Annals of Operations Research

, Volume 244, Issue 2, pp 647–676 | Cite as

Loyal customer bases as innovation disincentives for duopolistic firms using strategic signaling and Bayesian analysis

  • Madjid Tavana
  • Debora Di Caprio
  • Francisco J. Santos-Arteaga
Original Paper

Abstract

In this paper we model the strategic behavior of firms competing in duopolistic environments with a loyal customer base and formalize their decision to delay the introduction of the most technologically developed product available. The proposed model extends and complements the partial approaches studied in the economic, management and operations research literatures. The former emphasizes the role of the strategic knowledge spillovers that may take place among competing firms because of their incentives to introduce technologically superior products while assuming the acceptance of such products by customers as given. The second defines its technology acceptance model based on the demand side of the economic system without considering the resulting strategic interactions that arise among the firms. The latter addresses the effect that signals about a new technology have on the information acquisition behavior of decision makers (DMs) but does not consider the capacity of DMs to account for several product characteristics and their interaction when acquiring information. Using a duopolistic innovation game model we illustrate how the existence of loyal customer bases allows for higher expected payoffs when generating monopolized markets but decreases the incentives of firms to introduce the most technologically developed product available. The signaling equilibria of the game are determined by demand-based factors and the incentives of customers to acquire information on the existing products in the market. Among the main implications of our model is also the fact that the availability of decision support systems that can be used by DMs through their information acquisition processes would improve the quality of the technology being introduced in the market and increase the firms’ probability of success.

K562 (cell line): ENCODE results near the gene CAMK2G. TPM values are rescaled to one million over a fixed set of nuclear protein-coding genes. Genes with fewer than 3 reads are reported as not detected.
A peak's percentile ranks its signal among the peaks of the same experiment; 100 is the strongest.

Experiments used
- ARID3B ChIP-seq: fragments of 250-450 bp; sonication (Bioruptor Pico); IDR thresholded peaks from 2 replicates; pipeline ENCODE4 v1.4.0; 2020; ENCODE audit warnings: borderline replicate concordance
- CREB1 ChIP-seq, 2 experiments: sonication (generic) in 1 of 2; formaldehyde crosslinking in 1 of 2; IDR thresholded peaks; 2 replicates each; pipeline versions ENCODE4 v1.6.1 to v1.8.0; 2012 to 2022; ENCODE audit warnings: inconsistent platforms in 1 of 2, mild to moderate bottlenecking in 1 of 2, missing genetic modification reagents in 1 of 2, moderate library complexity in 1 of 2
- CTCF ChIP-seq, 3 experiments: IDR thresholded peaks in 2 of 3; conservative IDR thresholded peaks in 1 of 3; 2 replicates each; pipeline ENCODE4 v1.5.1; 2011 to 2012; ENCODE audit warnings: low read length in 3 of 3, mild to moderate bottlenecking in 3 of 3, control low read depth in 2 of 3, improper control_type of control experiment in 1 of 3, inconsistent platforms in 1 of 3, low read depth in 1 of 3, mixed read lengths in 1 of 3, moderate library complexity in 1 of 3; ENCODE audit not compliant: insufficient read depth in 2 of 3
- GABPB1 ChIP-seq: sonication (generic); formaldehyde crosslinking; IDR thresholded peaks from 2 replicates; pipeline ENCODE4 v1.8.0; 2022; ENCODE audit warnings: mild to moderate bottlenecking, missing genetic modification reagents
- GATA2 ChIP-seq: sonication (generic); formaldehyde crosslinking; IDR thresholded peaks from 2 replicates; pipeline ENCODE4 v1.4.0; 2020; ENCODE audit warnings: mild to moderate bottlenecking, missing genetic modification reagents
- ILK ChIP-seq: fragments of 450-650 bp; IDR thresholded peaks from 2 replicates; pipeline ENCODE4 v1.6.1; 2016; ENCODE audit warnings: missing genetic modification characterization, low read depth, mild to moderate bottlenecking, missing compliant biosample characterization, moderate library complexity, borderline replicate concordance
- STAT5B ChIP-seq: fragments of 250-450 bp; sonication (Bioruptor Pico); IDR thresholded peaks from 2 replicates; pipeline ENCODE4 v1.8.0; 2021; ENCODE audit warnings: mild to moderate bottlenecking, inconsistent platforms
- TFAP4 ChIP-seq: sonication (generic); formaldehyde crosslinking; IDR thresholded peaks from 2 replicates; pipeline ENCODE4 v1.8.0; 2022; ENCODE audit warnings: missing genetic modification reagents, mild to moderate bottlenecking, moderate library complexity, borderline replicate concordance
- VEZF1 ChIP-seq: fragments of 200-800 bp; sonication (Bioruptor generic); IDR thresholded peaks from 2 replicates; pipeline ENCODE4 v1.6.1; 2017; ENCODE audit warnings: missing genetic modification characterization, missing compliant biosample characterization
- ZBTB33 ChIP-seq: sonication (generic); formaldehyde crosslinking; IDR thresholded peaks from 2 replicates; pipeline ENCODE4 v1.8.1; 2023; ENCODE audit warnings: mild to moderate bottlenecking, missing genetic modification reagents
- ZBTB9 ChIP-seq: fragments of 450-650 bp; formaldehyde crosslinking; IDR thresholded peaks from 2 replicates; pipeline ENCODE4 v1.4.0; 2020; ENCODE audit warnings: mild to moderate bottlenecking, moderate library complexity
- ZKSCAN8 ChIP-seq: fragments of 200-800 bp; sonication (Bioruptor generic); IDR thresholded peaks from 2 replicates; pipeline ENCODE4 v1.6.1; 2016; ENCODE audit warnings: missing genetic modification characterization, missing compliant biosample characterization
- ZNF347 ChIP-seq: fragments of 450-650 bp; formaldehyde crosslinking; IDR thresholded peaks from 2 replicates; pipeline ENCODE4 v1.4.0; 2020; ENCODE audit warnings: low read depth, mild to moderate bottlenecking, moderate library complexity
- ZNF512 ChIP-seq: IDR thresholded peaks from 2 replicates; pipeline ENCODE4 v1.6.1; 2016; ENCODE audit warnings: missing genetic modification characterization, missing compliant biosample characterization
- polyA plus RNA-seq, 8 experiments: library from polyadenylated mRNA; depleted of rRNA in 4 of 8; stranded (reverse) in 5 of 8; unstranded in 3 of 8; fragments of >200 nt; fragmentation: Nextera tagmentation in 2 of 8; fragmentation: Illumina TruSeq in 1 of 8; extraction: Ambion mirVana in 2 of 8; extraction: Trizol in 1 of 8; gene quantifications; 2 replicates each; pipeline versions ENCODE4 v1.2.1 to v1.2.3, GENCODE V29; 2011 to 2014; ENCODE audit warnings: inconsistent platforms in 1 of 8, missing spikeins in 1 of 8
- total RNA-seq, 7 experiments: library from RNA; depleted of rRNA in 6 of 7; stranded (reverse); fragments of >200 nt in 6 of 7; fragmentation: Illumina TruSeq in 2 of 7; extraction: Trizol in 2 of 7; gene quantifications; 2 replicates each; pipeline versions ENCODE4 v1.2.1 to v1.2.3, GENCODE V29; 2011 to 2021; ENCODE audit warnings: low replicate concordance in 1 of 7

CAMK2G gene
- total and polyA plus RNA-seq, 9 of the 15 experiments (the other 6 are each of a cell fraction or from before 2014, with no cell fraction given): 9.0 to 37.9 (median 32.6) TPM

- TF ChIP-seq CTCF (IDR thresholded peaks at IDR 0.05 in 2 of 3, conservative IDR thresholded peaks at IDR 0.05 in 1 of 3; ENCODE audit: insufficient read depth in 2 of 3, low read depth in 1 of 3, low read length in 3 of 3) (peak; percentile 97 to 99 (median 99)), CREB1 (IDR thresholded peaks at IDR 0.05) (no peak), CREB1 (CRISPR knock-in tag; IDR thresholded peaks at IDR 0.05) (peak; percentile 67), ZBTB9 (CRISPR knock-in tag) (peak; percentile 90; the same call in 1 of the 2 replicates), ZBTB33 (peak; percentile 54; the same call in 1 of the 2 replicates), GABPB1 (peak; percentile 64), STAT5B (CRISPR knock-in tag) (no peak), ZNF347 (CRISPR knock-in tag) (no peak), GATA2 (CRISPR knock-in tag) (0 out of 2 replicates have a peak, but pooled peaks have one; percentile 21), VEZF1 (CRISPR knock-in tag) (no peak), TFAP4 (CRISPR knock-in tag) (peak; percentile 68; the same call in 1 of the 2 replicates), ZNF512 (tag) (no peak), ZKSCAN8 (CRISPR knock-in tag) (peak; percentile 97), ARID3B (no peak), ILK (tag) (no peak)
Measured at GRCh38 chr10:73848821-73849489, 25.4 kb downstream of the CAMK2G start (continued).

Keywords

Multi-attribute sequential search Customer loyalty Strategic signaling Technological evolution Product introduction 

References

  1. Abdolvand, N., Albadvi, A., & Aghdasi, M. (2015). Performance management using a value-based customer-centered model. International Journal of Production Research. doi:10.1080/00207543.2015.1026613.